Esri CityEngine

CityEngine 2018.1 Release Highlights

Well it’s been quite a busy last few months for the CityEngine team and honestly, it’s just so exciting to see in which direction this is all heading! It feels like we only just introduced CityEngine 2018.0 to you, but just like that its suddenly September and we’ve proudly released another new version of CityEngine to the world! CityEngine 2018.1 introduces a whole bunch of new features and exciting improvements that not only set a great precedent for things to come, but are sure to make you love CityEngine even more.
Have a look at some of our favorite release highlights below. You can learn more about all of our new features and fixes in the 2018.1 release notes. Go to My Esri to upgrade to CityEngine 2018.1. Or, if you are new to CityEngine, try it out now with a fully functional free trial version.

 

Better drawing experience

In this release, we introduce new easy-to-use tools for drawing shapes of any form. For example, you can now draw building footprints with arcs, circles, and round corners. Also, these curved 2D shapes are useful when designing parks and recreational areas with winding paths, vegetation areas, and ponds. Additionally, to further improve the drawing experience of these complex shapes, CityEngine offers new tools to offset edges and union 2D polygons.

Typically, urban layouts are organized by alignment and parallelism. Therefore, we added new ad hoc snapping guides. You can now set guides at arbitrary angles based on existing geometry to efficiently and accurately create building footprints aligned to blocks, streets, or other footprints.

Finally, you can import hand-drawn sketches into your scene and use them as textures on your terrain. Evaluate different designs in a geolocated 3D environment, and use them as blueprints to trace sketched parcels, footprints, or streets.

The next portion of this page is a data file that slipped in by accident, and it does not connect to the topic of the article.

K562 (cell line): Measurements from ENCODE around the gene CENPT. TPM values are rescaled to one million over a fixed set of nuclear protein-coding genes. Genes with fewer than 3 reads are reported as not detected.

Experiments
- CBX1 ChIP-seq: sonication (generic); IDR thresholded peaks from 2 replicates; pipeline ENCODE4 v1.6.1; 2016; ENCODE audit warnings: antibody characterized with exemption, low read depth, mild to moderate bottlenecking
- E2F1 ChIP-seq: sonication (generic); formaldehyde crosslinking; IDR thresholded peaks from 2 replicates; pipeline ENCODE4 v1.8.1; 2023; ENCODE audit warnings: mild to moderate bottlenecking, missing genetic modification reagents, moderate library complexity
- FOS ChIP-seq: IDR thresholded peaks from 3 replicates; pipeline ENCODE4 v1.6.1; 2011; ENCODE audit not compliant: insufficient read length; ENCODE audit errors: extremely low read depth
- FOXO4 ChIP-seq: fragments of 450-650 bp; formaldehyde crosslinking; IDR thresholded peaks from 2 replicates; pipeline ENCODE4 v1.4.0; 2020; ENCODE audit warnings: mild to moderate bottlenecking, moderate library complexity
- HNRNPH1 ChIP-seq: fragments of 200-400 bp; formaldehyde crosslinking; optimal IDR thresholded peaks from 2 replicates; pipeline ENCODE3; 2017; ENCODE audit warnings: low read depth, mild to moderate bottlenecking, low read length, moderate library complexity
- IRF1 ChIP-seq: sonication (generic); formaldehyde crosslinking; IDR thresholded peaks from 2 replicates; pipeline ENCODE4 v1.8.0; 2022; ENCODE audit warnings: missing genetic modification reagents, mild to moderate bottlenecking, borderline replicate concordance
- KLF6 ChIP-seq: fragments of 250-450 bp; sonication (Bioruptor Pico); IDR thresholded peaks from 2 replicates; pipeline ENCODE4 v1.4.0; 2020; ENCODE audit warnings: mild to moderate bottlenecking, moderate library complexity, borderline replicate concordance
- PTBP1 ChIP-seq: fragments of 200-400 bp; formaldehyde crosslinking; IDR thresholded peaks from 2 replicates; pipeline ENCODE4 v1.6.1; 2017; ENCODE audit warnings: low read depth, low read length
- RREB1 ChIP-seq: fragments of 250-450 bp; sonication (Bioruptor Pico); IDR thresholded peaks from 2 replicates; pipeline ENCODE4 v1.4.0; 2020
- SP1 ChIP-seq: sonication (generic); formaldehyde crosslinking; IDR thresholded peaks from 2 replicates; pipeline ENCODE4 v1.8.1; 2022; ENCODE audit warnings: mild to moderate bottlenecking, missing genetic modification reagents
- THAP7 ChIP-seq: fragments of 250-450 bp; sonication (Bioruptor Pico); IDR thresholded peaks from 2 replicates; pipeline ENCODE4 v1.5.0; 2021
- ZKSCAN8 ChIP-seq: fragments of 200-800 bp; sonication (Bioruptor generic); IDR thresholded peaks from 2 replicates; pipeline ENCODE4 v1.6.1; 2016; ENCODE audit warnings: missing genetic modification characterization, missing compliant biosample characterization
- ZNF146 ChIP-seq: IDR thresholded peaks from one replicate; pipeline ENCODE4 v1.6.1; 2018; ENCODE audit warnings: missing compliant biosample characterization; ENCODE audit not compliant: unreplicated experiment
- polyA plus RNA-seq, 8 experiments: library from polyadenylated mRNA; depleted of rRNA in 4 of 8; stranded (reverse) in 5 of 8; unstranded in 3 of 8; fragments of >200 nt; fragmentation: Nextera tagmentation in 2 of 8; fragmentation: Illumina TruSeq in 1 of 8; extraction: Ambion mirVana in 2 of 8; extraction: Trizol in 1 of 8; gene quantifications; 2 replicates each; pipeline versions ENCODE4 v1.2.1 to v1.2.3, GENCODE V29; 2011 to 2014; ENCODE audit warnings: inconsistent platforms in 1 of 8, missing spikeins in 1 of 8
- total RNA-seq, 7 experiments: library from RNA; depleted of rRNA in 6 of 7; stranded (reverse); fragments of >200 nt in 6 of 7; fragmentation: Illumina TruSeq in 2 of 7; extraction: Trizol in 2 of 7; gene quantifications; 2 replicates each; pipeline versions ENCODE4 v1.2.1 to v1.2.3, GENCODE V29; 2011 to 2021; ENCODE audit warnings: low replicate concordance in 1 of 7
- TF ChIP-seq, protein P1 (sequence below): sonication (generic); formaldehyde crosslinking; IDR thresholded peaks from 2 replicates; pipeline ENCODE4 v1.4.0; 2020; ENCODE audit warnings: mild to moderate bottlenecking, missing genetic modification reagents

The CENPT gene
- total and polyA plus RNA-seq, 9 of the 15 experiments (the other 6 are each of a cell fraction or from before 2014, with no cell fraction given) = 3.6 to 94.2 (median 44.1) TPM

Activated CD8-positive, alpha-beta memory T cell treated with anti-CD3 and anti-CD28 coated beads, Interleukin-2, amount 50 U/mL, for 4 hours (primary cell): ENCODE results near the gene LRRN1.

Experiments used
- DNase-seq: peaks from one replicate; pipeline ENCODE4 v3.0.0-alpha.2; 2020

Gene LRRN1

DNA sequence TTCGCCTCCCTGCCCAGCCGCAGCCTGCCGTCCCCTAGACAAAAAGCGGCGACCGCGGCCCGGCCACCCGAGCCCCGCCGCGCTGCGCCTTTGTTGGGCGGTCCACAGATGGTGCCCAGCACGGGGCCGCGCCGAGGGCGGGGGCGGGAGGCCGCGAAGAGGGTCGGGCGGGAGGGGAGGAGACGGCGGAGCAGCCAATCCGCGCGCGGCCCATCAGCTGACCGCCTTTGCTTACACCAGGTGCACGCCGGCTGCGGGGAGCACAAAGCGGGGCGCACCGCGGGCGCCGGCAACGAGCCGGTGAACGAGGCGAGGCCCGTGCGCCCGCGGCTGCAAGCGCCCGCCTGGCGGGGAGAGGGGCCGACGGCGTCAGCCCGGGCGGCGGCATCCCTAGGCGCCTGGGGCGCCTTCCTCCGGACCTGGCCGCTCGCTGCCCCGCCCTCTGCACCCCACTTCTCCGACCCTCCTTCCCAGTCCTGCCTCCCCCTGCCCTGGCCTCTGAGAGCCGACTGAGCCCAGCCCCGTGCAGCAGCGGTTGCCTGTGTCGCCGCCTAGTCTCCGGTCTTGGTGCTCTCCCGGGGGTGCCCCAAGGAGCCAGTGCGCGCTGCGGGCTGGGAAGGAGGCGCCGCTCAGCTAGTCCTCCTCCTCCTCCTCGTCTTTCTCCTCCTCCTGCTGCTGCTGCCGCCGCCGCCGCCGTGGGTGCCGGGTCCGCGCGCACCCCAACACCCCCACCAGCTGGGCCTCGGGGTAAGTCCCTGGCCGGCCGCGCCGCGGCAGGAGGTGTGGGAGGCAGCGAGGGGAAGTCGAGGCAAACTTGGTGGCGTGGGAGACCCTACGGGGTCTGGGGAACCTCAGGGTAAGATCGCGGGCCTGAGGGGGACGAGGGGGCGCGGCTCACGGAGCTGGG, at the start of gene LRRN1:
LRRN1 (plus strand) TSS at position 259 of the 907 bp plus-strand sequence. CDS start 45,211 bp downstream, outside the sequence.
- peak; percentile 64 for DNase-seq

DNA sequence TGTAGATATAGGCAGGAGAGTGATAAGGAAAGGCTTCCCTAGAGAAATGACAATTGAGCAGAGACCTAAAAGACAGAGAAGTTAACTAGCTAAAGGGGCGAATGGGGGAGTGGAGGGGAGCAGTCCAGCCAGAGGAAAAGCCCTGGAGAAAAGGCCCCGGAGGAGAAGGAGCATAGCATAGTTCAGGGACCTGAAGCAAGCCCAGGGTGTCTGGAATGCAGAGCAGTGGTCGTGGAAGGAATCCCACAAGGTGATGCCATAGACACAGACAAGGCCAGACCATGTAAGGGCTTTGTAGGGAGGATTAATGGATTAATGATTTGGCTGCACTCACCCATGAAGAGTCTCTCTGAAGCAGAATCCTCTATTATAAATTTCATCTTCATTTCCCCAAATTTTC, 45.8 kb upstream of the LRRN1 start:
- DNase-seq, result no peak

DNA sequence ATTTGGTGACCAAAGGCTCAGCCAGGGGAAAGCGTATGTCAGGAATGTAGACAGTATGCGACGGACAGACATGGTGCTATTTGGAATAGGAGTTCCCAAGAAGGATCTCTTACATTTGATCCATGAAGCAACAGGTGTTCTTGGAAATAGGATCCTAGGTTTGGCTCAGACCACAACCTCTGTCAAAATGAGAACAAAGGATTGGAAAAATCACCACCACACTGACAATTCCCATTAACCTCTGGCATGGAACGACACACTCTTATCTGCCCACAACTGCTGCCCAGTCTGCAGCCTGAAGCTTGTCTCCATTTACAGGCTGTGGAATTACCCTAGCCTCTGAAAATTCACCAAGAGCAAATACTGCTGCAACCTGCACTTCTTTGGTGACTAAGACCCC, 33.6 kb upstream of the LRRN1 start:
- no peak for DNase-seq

Web publishing of elevation data

CityEngine now allows you to export a terrain layer as an elevation tile package (TPK, with LERC compression), that you can merge with Esri World Elevation Services in Scene Viewer. For example, local ground modifications caused by new urban development or more detailed street geometry, can be published in web scenes on the ArcGIS platform.

 

Support for large data sets on the web

You can now define the working extent of feature layers on the web. This is useful if you have a large layer with hundreds of thousands of polygon features, such as building parcels or footprints, that are too big to load into CityEngine all at once. Therefore, we added a graphical UI where you can work with only a subset of the large feature layer. You can set the extent on a 2D map to import or sync a portion of the large layer. For example, it is possible to select only a neighborhood of interest in a city to import into CityEngine for further urban design and editing workflows. CityEngine maintains a live data connection to the web layer. Therefore, edits in CityEngine can be synchronized with the larger feature layer, allowing for cloud-based or collaborative editing workflows.

 

New out-of-the-box content: Fences

In the Esri rule library, new rules for creating fences, walls, and dividers have been added. The procedural rules are available out of the box and can be applied on parcel polygons to create perimeter fences or street graph segments to create fences along curved and hilly freeform lines.

 

…and one more thing

Follow Esri CityEngine & Geodesign on Facebook, Twitter, and Instagram.

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Better drawing experience

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Typically, urban layouts are organized by alignment and parallelism. Therefore, we added new ad hoc snapping guides. You can now set guides at arbitrary angles based on existing geometry to efficiently and accurately create building footprints aligned to blocks, streets, or other footprints.

Finally, you can import hand-drawn sketches into your scene and use them as textures on your terrain. Evaluate different designs in a geolocated 3D environment, and use them as blueprints to trace sketched parcels, footprints, or streets.

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Web publishing of elevation data

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Support for large data sets on the web

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New out-of-the-box content: Fences

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…and one more thing

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About

Taisha holds degrees in Geomatic Engineering and Arts from the University of Melbourne, as well as an MBA from RWTH Aachen/University of St. Gallen focusing on technology and innovation. Taisha works as the R&D Marketing Manager at the ESRI R&D Center in Zürich and is interested in all things related to technology, sustainability, art and the entertainment industry.

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